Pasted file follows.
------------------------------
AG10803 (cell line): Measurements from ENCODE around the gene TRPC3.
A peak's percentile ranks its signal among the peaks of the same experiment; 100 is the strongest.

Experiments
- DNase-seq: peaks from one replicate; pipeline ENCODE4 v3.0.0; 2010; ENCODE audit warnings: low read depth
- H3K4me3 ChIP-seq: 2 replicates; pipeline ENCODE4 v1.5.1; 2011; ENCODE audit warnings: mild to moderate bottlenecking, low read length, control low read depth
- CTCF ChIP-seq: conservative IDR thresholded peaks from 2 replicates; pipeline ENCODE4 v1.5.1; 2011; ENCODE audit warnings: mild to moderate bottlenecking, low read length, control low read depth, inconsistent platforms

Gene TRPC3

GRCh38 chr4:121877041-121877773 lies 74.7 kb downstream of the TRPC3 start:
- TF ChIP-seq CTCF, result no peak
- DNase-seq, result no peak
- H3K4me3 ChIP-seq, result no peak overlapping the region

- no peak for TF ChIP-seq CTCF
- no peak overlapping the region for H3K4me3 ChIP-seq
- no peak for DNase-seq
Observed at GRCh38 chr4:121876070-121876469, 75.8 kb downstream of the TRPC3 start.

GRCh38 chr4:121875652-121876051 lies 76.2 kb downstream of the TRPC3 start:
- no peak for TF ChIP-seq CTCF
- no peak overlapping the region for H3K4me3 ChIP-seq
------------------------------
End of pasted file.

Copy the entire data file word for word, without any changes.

AG10803 (cell line): Measurements from ENCODE around the gene TRPC3.
A peak's percentile ranks its signal among the peaks of the same experiment; 100 is the strongest.

Experiments
- DNase-seq: peaks from one replicate; pipeline ENCODE4 v3.0.0; 2010; ENCODE audit warnings: low read depth
- H3K4me3 ChIP-seq: 2 replicates; pipeline ENCODE4 v1.5.1; 2011; ENCODE audit warnings: mild to moderate bottlenecking, low read length, control low read depth
- CTCF ChIP-seq: conservative IDR thresholded peaks from 2 replicates; pipeline ENCODE4 v1.5.1; 2011; ENCODE audit warnings: mild to moderate bottlenecking, low read length, control low read depth, inconsistent platforms

Gene TRPC3

GRCh38 chr4:121877041-121877773 lies 74.7 kb downstream of the TRPC3 start:
- TF ChIP-seq CTCF, result no peak
- DNase-seq, result no peak
- H3K4me3 ChIP-seq, result no peak overlapping the region

- no peak for TF ChIP-seq CTCF
- no peak overlapping the region for H3K4me3 ChIP-seq
- no peak for DNase-seq
Observed at GRCh38 chr4:121876070-121876469, 75.8 kb downstream of the TRPC3 start.

GRCh38 chr4:121875652-121876051 lies 76.2 kb downstream of the TRPC3 start:
- no peak for TF ChIP-seq CTCF
- no peak overlapping the region for H3K4me3 ChIP-seq